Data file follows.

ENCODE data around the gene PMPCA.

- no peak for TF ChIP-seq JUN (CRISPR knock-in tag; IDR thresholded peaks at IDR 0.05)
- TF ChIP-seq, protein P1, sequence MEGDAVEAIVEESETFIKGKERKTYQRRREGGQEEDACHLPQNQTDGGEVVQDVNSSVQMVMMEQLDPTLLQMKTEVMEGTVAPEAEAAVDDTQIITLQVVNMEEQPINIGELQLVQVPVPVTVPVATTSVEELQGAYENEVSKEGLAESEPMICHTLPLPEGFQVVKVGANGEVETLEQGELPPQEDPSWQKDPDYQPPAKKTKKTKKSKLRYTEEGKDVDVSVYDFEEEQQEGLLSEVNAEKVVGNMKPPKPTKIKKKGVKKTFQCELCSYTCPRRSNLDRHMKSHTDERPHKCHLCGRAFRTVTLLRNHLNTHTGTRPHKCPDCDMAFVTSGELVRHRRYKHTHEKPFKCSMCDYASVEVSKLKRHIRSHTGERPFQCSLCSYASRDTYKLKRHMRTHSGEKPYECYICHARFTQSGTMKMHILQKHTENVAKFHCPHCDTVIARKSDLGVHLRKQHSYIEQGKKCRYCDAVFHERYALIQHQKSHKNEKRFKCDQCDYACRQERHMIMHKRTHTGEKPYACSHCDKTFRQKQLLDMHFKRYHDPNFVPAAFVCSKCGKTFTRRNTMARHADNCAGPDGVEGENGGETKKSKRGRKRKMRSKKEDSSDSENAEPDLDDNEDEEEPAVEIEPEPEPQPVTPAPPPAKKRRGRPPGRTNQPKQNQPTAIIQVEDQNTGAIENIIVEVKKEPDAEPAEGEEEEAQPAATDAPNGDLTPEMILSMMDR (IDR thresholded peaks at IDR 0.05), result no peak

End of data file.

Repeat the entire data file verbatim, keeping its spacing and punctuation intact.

ENCODE data around the gene PMPCA.

- no peak for TF ChIP-seq JUN (CRISPR knock-in tag; IDR thresholded peaks at IDR 0.05)
- TF ChIP-seq, protein P1, sequence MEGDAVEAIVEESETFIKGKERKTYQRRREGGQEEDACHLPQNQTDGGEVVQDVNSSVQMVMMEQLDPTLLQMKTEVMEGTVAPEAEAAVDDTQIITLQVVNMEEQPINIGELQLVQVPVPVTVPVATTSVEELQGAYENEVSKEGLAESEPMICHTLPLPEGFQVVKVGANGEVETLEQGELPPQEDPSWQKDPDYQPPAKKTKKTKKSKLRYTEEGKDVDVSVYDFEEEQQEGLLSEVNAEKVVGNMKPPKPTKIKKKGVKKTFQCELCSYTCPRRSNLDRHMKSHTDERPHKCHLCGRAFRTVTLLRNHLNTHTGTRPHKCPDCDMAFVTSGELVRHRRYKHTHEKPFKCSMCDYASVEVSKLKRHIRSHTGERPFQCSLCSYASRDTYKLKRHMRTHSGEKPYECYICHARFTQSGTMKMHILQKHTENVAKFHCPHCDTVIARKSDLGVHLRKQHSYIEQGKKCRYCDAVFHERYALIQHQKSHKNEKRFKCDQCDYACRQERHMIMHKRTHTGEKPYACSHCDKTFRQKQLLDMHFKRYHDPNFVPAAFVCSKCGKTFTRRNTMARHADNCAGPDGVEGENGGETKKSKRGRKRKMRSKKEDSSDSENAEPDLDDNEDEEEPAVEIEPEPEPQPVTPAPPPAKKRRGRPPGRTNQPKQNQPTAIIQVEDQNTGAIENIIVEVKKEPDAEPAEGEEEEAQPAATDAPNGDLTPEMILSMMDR (IDR thresholded peaks at IDR 0.05), result no peak